Kingfishers occupy every part of the world except for the icy poles and the driest deserts, and that striking – both figuratively and literally – sturdy bill gives away the identity of every species in the Alcedinidae family. Originating in the Old World around 27 million years ago, there are six species found in North America, and another 110 or so across the rest of the world. Today’s blog takes a look at some of those masters of flashing flight, both near and far.
Kingfishers are distinctive birds, and it’s hard to mistake one for anything else: small to medium-sized, they are often brightly colored, drawing admiration from all that have the fortune to view them. Common colours are greens and blues, but even the browns, blacks and purples catch our eye. That shimmering plumage is not because of iridescence like those other winged jewels, hummingbirds, but because of structural coloration; the very make-up of their feathers scatters blue light much more strongly than red, as in the Tyndall effect that we see in the sky, and in smoke wisping through the air from two-stroke engines. Accompanying this array of plumage is the characteristic wedge-shaped head, often crowned with a tuft or crest, and the body is stocky and compact with short tail feathers at one end and that awesome and dangerous dagger of a bill at the other.
Belted kingfishers are a reasonably common sight in the US, with their breeding range stretching across the whole of North America, but other species have occasionally made a star appearance. In 2010, two Canadian birders on a trip south spotted a rare visit by an Amazon kingfisher at Zacate Creek, Laredo, TX. As soon as word got out, people from at least eight states and two Canadian provinces flocked to the popular birding site to catch a glimpse of this large heavy-set bird, noting its similarity to the Green kingfisher, the smallest of the American species. Sharing much of its Central and South American range with the Amazon species, it can also be seen in southern Texas, but the main differences are the size and weight – Greens are much smaller coming in at around 20cm long, whereas the Amazon is almost 10cm taller, and weighs three to four times as much as the diminutive Green.
Not All Kingfishers Fish
Despite the name, not all kingfishers fish. The family is split into three subfamilies: Tree or Wood; River; and Water kingfishers. Tree kingfishers primarily feed on termites and other insects, worms, and small invertebrates. Perhaps one of the most famous tree kingfishers are the kookaburras, native to Australia and New Guinea, and whose name is a loanword from the Wiradjuir language: guuguubarra, onomatopoeic of their call. The laughing kookaburra is the largest kingfisher in the world, and can be up to 47cm tall; it is also perhaps the most used stock audio in the world to portray dense Australian outback settings in movies.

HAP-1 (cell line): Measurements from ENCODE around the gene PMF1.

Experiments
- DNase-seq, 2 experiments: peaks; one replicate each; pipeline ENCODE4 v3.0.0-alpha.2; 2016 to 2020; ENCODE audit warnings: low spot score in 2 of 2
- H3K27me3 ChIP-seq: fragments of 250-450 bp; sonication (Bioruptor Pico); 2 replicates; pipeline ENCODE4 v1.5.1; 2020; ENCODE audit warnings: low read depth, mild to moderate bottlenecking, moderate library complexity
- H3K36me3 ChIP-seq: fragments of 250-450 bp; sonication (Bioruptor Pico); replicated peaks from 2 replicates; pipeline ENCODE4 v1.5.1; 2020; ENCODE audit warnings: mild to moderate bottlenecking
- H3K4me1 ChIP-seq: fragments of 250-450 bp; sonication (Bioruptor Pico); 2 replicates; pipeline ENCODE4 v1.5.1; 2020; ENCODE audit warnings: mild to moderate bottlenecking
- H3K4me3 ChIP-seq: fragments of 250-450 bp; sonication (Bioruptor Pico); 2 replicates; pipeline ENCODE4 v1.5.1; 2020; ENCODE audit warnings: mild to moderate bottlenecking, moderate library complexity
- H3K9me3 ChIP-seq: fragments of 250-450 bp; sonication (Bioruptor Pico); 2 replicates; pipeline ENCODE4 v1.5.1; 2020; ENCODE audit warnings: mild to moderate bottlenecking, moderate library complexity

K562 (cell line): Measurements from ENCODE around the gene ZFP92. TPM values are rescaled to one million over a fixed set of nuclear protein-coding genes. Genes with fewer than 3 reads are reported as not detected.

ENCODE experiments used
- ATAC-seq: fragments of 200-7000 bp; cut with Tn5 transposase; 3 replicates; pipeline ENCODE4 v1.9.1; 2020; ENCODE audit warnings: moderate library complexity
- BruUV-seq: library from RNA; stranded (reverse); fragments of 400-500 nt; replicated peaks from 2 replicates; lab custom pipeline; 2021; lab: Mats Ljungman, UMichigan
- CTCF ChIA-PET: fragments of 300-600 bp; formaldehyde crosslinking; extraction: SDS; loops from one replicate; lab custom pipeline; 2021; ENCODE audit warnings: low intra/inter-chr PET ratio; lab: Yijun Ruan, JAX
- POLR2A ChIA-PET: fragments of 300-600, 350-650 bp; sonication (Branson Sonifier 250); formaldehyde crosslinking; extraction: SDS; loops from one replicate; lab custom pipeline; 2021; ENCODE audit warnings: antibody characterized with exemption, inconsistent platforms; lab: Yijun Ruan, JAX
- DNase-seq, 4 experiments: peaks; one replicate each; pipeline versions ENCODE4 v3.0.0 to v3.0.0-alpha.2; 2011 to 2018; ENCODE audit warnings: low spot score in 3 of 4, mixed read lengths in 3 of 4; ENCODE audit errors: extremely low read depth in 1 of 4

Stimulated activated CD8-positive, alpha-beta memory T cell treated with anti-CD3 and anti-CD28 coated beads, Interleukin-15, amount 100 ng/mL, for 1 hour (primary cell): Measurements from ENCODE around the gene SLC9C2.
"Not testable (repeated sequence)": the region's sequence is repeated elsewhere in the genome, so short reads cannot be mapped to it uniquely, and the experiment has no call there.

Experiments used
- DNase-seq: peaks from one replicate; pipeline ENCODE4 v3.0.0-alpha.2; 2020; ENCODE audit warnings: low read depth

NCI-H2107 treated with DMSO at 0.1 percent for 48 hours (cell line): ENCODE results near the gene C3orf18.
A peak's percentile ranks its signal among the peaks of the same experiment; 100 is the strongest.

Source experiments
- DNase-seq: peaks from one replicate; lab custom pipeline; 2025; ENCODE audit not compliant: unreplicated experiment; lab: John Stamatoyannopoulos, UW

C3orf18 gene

River or Pygmy kingfishers are widespread throughout Africa, Asia and Australia, with one species, the Common kingfisher, residing in Europe and northern Asia. Like their cousins the Water kingfishers, they are master fishers, finding a prominent perch above a waterway and waiting for prey to innocently swim or crawl into view. Both Belted and Ringed kingfishers are large and conspicuous Water birds with noisy territorial calls. The largest Water kingfisher, the aptly named Giant kingfisher, whiles away the hours across much of Africa south of the Sahara, its large shaggy crest, black bill and fine white spots and bands on black wings and tail make it easy to identify if the sheer size of it doesn’t.
Kingfishers are simply beautiful birds and any occasion to see one should never be passed up. Check out your local waterways and lakes, especially any pools in deep forests, and be sure to keep an eye out for their cavity nests, often just glimpsed in the bend of a riverbank where the water is calm and still. We hope you’ve enjoyed the photographs and learning about one of the world’s most uniquely identifiable bird species.